The sorry tale of the ASX top 10 highlights an important lesson


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The blue chips in the ASX top 10 have proved to be a resilient bunch, even despite this week's sell-off.

In the 12 years since the GFC, six of the top 10 stocks are still there and Westfield only disappeared after a series of restructures and a takeover.

Apart from CSL, the top 10's share prices have barely budged and in some cases, they've dropped like anchors.

The blue chips in the ASX top 10 have proved to be resilient, even despite this week's sell-off. But apart from CSL, their share prices have barely budged.

Shareholders may have done much better being invested in smaller sized companies where there is more room for growth.

In this same period, the S&P/ASX 200 Accumulation Index (which includes dividends) has increased about 5.5% p.a.

Yet over the same period the MVIS Australia Equal Weight Index, which equally weights its constituents (so has less exposure to the top 10), returned 6.5% p.a.

Over 12 years, 1% p.a. compounded can be significant and the above indicates there was more growth in stocks outside the top 10 while the prices of some of Australia's largest companies went backwards or stagnated.

Take National Australia Bank for example. NAB's current share price around $28 pales in comparison to its pre-GFC glory, when its price hit $41 late in 2007. It was $25 eleven years ago in August 2008.

Now with NAB and the big four banks generally facing significant earnings challenges - as demand for mortgages drops with the housing market correction - NAB's share price may struggle to get above $30.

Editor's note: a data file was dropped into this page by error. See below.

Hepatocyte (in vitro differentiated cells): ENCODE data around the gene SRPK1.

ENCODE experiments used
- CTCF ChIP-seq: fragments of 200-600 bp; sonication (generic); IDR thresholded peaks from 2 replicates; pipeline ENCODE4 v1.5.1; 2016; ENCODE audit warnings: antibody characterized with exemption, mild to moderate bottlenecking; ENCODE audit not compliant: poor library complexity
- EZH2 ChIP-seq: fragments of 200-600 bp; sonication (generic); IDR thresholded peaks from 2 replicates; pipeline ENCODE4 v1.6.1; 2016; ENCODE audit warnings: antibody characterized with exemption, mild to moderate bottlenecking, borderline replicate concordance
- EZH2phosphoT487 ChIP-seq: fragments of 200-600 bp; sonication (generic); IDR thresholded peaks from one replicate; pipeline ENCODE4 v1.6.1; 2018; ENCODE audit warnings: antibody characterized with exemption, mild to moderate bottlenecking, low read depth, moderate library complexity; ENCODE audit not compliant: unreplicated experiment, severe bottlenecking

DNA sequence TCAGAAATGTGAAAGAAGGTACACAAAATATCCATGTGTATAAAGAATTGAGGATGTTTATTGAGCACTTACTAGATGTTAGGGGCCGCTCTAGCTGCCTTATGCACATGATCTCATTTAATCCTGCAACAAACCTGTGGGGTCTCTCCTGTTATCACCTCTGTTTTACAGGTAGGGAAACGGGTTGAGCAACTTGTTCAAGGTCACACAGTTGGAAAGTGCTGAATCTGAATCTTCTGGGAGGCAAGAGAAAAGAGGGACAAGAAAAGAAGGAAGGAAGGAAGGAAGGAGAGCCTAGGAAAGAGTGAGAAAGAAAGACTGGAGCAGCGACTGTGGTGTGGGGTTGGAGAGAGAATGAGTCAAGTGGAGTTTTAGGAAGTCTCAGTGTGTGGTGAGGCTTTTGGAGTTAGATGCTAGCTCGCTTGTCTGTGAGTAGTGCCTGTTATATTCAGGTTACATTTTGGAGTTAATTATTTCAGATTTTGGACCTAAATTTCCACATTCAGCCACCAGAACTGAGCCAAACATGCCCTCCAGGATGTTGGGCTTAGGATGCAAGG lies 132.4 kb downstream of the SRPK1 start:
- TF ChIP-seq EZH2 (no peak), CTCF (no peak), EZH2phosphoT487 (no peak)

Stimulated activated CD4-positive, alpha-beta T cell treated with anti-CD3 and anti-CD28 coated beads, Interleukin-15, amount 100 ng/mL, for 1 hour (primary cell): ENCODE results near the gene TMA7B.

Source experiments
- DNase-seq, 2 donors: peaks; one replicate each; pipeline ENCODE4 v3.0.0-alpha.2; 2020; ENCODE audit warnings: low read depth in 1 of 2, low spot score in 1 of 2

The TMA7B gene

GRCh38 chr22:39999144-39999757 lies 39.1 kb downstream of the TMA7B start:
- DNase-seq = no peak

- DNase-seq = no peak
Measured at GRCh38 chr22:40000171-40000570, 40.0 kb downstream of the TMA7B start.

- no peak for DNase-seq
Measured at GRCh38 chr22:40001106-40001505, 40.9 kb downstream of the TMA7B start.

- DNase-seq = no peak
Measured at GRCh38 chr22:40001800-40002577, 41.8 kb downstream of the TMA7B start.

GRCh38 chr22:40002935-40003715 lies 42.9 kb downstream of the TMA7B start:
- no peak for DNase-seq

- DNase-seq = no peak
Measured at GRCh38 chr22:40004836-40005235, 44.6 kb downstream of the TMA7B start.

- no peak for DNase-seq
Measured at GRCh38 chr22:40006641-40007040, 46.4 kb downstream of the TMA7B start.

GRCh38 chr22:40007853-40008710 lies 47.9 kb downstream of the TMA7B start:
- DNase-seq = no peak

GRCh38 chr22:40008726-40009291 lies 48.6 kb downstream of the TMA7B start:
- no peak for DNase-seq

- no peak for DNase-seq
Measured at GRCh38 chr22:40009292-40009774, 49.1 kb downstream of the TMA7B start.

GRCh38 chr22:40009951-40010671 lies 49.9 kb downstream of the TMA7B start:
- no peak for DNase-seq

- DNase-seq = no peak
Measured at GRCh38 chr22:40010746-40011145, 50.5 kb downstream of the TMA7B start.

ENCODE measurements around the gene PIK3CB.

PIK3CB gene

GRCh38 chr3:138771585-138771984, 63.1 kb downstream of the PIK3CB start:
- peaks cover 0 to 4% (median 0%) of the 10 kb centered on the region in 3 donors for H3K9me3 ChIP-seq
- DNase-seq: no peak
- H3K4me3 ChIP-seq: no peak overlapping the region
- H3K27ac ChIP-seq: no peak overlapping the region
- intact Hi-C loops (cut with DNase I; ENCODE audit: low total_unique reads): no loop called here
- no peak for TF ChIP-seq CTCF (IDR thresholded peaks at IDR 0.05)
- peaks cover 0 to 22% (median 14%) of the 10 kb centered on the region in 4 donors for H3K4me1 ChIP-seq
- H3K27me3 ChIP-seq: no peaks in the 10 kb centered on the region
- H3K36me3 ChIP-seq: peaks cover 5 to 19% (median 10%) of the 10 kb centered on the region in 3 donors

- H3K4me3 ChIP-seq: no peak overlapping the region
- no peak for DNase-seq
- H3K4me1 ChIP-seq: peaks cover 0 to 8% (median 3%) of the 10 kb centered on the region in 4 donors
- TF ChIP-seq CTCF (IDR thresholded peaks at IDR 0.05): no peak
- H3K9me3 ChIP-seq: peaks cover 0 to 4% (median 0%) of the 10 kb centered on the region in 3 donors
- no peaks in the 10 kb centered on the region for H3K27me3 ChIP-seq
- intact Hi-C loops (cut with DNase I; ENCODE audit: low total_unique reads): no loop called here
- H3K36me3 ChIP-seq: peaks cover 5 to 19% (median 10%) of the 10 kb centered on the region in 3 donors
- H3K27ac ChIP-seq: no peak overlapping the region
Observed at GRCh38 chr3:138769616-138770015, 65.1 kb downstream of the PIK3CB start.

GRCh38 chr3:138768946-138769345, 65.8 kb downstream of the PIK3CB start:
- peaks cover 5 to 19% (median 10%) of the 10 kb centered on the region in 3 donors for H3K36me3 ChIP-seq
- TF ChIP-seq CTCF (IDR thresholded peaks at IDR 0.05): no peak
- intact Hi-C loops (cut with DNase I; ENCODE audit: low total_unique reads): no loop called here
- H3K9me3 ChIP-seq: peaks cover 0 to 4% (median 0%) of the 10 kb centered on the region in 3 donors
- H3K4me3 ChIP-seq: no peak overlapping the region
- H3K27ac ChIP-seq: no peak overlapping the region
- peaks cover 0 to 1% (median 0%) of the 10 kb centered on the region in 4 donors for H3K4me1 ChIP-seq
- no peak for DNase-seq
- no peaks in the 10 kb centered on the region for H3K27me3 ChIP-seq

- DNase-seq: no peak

Telstra too has been a nightmare for some shareholders and currently sits below its 2008 levels. As the telco hovers under $4, shareholders might be wondering if it will ever increase above that.

Its turn of the century high around $8 is a distant memory and shareholders who bought just before the GFC in August 2008 when it was around $4.20 will be hoping to celebrate getting even.

There can be no other reason for a party.

Another reason for heartburn could be Woodside, which traded at a lofty high of $65 in June 2008, just before the GFC washout. It's now trading at half that value around $33.

With a global rush towards renewable energy, Woodside may limp over $40 - or it might not.

While liquefied natural gas (LNG) may benefit, clearly WPL's major export, oil, won't benefit from a movement towards greener energy as climate change forces change in oil-hungry energy habits.

As for the big Australian, BHP Billiton, shareholders have fared better. They've just broken even at around $37, and recently jumped over $40, up from their $36 level in August 2008.

BHP shares have jumped this year, spurred on by a dam disaster in Brazil which ironically led to higher iron ore prices due to reduced supply.

But as iron ore supply resumes, and a global economic slowdown takes hold, BHP's days above $40 could be limited.

The exception to top 10 lacklustre performance has been CSL. In August 2015 it was the 15th largest stock on ASX. CSL is now Australia's third largest company.

In August 2008, it was $41. Now, it's quoted at around $217 and shareholders have enjoyed a substantial windfall. But it has been the exception and 12 years ago it was outside the top 10.

This all highlights the importance of avoiding concentration risks and being diversified beyond the ASX top 10.

While no one knows which stocks will be star performers in the future, statistical analysis has shown that the over the longer term, the strongest gainers are usually not the mega-caps.

That's why it is wise to hold a portfolio that is well-diversified from both size and sector perspectives.

It's also why an ETF that tracks a well-designed equal weight index will deliver diversification.

Funds indexed to the S&P/ASX 200 will be over-exposed to the returns of the companies in the top 10, which because of their size dominate returns.

VanEck currently offers the VanEck Vectors Australian Equal Weight ETF (ASX: MVW).

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